Development status update – part 2

This is a follow-up of the first status update with yet more info about the upcoming Solarium 3 version.

Endpoints

Currently in Solarium a client instance has a single adapter and this adapter holds the Solr connection settings. This effectively means you need a client instance for each Solr server / core you want to use, or need to alter settings to switch servers. Both are not ideal. Multiple client instances introduces some overhead, especially when using plugins. You need to setup each client instance. Switching adapter settings between servers is possible but not very handy.

Using multiple Solr cores, or even multiple Solr servers is quite common so this needed to be improved. I came to the conclusion that a single client should be able to communicate with multiple servers/cores. The adapters should only handle how to communicate with the servers, and not handle server settings. So, I’ve introduced a new concept in Solarium 3: ‘endpoints’. An endpoint is basically a collection of settings that define a solr server / core: host, port, path, core and timeout.
Each endpoint is defined with a key. For each query you execute you can (optionally) supply an endpoint  or endpoint key, and the query is executed using this endpoint, using the same client and adapter. The first endpoint you define is automatically used as the default endpoint. This makes use for a single endpoint easier, as you don’t need to pass it to execute queries. Of course you can always set your own default endpoint if needed.
So in Solarium 3 you will only need a single Solarium client instance, no matter how many servers / cores you use.

It’s one of those changes where you immediately notice it’s the right thing to do. In Solarium 2 the implementations of the parallel execution and loadbalancer plugins had to use quite some tricks to work correctly. When switching these plugins over to the new endpoints it was very clear this was the missing concept that made the previous implementations hard.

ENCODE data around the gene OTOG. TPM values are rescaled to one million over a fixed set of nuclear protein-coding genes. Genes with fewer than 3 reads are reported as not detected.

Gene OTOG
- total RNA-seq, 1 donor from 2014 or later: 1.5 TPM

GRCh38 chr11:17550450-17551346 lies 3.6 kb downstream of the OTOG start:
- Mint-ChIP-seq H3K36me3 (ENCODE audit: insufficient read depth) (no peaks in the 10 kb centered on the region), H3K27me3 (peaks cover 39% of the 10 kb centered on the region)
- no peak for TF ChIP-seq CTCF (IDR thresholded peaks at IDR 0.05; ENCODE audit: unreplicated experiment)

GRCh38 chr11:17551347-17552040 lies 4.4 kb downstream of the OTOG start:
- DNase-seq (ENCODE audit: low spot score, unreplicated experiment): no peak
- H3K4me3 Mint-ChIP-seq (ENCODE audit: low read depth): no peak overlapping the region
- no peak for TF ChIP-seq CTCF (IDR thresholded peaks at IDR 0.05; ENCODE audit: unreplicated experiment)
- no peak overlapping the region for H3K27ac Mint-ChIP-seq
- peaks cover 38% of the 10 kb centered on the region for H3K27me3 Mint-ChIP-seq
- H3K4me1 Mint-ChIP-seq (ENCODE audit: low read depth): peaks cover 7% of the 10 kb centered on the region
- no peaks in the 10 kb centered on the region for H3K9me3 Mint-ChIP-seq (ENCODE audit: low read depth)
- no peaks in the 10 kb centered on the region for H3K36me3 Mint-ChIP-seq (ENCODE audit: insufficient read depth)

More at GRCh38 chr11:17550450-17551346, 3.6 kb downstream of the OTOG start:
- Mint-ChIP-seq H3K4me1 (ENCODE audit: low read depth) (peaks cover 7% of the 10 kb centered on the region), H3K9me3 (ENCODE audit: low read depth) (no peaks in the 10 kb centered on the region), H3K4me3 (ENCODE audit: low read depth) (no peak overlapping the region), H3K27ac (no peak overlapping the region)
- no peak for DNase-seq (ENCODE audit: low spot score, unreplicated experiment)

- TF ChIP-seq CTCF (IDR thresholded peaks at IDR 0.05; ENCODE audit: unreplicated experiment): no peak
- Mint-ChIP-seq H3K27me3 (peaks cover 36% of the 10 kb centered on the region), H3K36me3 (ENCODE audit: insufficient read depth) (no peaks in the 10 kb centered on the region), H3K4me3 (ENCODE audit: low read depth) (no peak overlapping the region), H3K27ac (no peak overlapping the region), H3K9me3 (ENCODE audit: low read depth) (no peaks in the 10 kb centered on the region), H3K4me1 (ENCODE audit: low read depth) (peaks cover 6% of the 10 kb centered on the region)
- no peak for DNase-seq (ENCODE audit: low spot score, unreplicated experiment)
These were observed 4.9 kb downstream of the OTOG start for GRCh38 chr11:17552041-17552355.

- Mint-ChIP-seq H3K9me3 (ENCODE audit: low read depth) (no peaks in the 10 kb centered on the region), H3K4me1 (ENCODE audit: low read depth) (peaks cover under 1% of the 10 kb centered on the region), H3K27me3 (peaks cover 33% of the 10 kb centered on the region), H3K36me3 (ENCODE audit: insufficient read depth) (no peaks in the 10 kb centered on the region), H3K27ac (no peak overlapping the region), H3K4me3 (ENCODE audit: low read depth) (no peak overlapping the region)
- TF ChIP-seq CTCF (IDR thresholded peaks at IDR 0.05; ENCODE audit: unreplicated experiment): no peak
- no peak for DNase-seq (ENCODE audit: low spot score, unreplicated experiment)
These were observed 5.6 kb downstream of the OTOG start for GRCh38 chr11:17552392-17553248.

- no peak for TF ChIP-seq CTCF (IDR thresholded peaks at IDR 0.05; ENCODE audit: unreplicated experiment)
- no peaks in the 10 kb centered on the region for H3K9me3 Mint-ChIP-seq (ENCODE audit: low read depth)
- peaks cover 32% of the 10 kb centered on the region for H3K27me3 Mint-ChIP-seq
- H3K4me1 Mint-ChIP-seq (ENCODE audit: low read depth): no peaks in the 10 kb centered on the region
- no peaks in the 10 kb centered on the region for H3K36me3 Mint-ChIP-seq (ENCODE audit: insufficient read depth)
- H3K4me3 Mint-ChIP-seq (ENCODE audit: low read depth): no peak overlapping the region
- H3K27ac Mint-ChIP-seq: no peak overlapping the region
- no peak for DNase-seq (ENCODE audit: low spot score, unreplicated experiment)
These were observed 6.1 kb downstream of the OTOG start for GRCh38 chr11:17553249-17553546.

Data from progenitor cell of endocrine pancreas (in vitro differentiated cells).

There are also little issues with backwards compatibility. The API and config have changed a small bit, but by making the first endpoint the default endpoint it otherwise works the same as it always did in previous versions.

Interfaces

Until now Solarium used ‘ducktyping’. As suggested by Igor and Joshua, using interfaces would be better. I’ve introduced the following interfaces:

  • Solarium\Core\ConfigurableInterface
  • Solarium\Core\Client\Adapter\AdapterInterface
  • Solarium\Core\Query\QueryInterface
  • Solarium\Core\Query\RequestBuilderInterface
  • Solarium\Core\Query\ResponseParserInterface
  • Solarium\Core\PluginInterface

In most cases there also is a base implementation of the interface that can be used to extend. But that’s entirely optional, as long as you implement the interface your object will be accepted. Also, in the various methods that use these objects checks have been added for the interface.
Hopefully this helps plugin development.

Simplified classmaps

Solarium uses classmaps for querytypes and for components in the select query. These maps where quite complex, for each type multiple classes had to be registered in an array structure. For instance each querytype has a query class, requestbuilder class, responseparser class and result class. This has been simplified to a single class, the query class. This class then has methods to get any other classes needed, all required methods are defined in the interface. A similar solution is used for select query components.
It makes the classmap simpler, and  allows for more flexibility in implementations.

More to follow…

The set of changes described in part 1 and this part is about the current state of development. More changes are still coming up, but they will take some time to develop. As soon as there is more news I’ll post another development update!

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  1. Solarium 3 status | Solarium - PHP Solr client - August 10, 2012

    [...] This is a follow-up of the first status update and second status update. [...]

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